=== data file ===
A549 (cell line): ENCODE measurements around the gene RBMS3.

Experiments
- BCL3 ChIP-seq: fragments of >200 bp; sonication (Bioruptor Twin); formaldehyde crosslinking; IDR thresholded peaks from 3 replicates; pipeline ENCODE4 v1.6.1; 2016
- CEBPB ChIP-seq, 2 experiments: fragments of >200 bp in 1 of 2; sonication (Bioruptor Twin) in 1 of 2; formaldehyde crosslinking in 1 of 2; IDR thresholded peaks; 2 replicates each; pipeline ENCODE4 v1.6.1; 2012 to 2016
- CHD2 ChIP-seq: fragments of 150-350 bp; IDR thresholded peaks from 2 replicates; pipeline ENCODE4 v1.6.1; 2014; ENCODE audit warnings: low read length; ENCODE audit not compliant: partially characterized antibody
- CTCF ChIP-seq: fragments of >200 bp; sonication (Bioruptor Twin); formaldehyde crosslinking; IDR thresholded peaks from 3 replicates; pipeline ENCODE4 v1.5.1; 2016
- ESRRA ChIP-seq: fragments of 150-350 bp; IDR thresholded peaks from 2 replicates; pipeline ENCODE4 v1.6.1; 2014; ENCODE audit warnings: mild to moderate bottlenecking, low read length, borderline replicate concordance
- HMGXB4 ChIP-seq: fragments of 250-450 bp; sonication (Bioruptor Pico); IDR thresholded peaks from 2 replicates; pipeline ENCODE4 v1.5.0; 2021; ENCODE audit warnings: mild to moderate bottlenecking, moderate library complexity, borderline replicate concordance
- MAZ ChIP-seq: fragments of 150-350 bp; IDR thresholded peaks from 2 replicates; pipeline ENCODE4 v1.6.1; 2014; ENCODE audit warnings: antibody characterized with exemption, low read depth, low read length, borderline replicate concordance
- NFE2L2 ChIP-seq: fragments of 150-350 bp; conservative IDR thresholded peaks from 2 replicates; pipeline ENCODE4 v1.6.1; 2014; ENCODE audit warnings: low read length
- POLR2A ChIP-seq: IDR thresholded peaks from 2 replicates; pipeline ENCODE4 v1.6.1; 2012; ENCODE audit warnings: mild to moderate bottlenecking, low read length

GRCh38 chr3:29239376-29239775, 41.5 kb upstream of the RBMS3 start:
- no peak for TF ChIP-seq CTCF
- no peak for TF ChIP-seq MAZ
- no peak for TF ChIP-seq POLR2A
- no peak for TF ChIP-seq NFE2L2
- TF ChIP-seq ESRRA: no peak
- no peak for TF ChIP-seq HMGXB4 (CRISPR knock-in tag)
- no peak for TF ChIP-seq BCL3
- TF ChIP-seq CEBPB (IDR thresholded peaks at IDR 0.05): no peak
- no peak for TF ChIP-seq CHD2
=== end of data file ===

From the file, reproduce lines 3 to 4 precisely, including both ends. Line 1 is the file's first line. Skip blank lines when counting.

- BCL3 ChIP-seq: fragments of >200 bp; sonication (Bioruptor Twin); formaldehyde crosslinking; IDR thresholded peaks from 3 replicates; pipeline ENCODE4 v1.6.1; 2016
- CEBPB ChIP-seq, 2 experiments: fragments of >200 bp in 1 of 2; sonication (Bioruptor Twin) in 1 of 2; formaldehyde crosslinking in 1 of 2; IDR thresholded peaks; 2 replicates each; pipeline ENCODE4 v1.6.1; 2012 to 2016